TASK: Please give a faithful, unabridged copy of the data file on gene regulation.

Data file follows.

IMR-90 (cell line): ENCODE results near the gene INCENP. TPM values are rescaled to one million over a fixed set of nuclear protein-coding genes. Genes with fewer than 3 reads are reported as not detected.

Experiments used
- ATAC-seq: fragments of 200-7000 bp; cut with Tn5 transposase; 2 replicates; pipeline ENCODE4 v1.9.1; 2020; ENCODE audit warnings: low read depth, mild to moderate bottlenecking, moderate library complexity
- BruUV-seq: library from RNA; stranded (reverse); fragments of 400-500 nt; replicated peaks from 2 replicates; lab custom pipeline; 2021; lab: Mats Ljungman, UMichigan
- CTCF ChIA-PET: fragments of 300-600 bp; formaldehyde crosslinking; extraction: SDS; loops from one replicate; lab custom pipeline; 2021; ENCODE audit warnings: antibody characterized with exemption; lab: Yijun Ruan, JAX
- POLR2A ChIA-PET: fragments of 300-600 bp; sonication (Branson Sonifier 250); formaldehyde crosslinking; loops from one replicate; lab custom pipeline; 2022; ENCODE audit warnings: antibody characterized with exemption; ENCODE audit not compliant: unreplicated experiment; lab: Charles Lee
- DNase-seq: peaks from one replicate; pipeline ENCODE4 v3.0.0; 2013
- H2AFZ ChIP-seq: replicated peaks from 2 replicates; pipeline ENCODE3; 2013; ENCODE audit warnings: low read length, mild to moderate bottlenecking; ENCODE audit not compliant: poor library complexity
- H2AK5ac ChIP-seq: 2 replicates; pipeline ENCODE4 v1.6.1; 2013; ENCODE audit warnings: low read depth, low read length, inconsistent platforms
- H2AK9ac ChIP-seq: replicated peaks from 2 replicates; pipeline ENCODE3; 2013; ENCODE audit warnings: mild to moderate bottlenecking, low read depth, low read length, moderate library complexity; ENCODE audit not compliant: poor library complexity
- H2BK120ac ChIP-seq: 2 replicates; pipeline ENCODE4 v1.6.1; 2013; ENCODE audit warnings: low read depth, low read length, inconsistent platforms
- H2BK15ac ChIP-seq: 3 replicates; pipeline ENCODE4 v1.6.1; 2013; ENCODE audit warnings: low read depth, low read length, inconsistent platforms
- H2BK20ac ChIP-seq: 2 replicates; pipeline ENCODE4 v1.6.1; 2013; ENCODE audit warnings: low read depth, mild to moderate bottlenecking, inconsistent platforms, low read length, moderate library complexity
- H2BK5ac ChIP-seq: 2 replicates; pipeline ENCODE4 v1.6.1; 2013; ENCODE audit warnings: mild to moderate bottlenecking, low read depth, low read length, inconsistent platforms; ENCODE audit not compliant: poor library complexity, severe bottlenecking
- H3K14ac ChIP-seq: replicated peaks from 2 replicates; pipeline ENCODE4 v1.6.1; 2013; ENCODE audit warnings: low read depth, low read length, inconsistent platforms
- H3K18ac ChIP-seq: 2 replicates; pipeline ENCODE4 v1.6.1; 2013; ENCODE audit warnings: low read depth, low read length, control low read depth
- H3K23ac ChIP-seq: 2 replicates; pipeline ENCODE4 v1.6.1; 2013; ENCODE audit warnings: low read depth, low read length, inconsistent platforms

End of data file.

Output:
IMR-90 (cell line): ENCODE results near the gene INCENP. TPM values are rescaled to one million over a fixed set of nuclear protein-coding genes. Genes with fewer than 3 reads are reported as not detected.

Experiments used
- ATAC-seq: fragments of 200-7000 bp; cut with Tn5 transposase; 2 replicates; pipeline ENCODE4 v1.9.1; 2020; ENCODE audit warnings: low read depth, mild to moderate bottlenecking, moderate library complexity
- BruUV-seq: library from RNA; stranded (reverse); fragments of 400-500 nt; replicated peaks from 2 replicates; lab custom pipeline; 2021; lab: Mats Ljungman, UMichigan
- CTCF ChIA-PET: fragments of 300-600 bp; formaldehyde crosslinking; extraction: SDS; loops from one replicate; lab custom pipeline; 2021; ENCODE audit warnings: antibody characterized with exemption; lab: Yijun Ruan, JAX
- POLR2A ChIA-PET: fragments of 300-600 bp; sonication (Branson Sonifier 250); formaldehyde crosslinking; loops from one replicate; lab custom pipeline; 2022; ENCODE audit warnings: antibody characterized with exemption; ENCODE audit not compliant: unreplicated experiment; lab: Charles Lee
- DNase-seq: peaks from one replicate; pipeline ENCODE4 v3.0.0; 2013
- H2AFZ ChIP-seq: replicated peaks from 2 replicates; pipeline ENCODE3; 2013; ENCODE audit warnings: low read length, mild to moderate bottlenecking; ENCODE audit not compliant: poor library complexity
- H2AK5ac ChIP-seq: 2 replicates; pipeline ENCODE4 v1.6.1; 2013; ENCODE audit warnings: low read depth, low read length, inconsistent platforms
- H2AK9ac ChIP-seq: replicated peaks from 2 replicates; pipeline ENCODE3; 2013; ENCODE audit warnings: mild to moderate bottlenecking, low read depth, low read length, moderate library complexity; ENCODE audit not compliant: poor library complexity
- H2BK120ac ChIP-seq: 2 replicates; pipeline ENCODE4 v1.6.1; 2013; ENCODE audit warnings: low read depth, low read length, inconsistent platforms
- H2BK15ac ChIP-seq: 3 replicates; pipeline ENCODE4 v1.6.1; 2013; ENCODE audit warnings: low read depth, low read length, inconsistent platforms
- H2BK20ac ChIP-seq: 2 replicates; pipeline ENCODE4 v1.6.1; 2013; ENCODE audit warnings: low read depth, mild to moderate bottlenecking, inconsistent platforms, low read length, moderate library complexity
- H2BK5ac ChIP-seq: 2 replicates; pipeline ENCODE4 v1.6.1; 2013; ENCODE audit warnings: mild to moderate bottlenecking, low read depth, low read length, inconsistent platforms; ENCODE audit not compliant: poor library complexity, severe bottlenecking
- H3K14ac ChIP-seq: replicated peaks from 2 replicates; pipeline ENCODE4 v1.6.1; 2013; ENCODE audit warnings: low read depth, low read length, inconsistent platforms
- H3K18ac ChIP-seq: 2 replicates; pipeline ENCODE4 v1.6.1; 2013; ENCODE audit warnings: low read depth, low read length, control low read depth
- H3K23ac ChIP-seq: 2 replicates; pipeline ENCODE4 v1.6.1; 2013; ENCODE audit warnings: low read depth, low read length, inconsistent platforms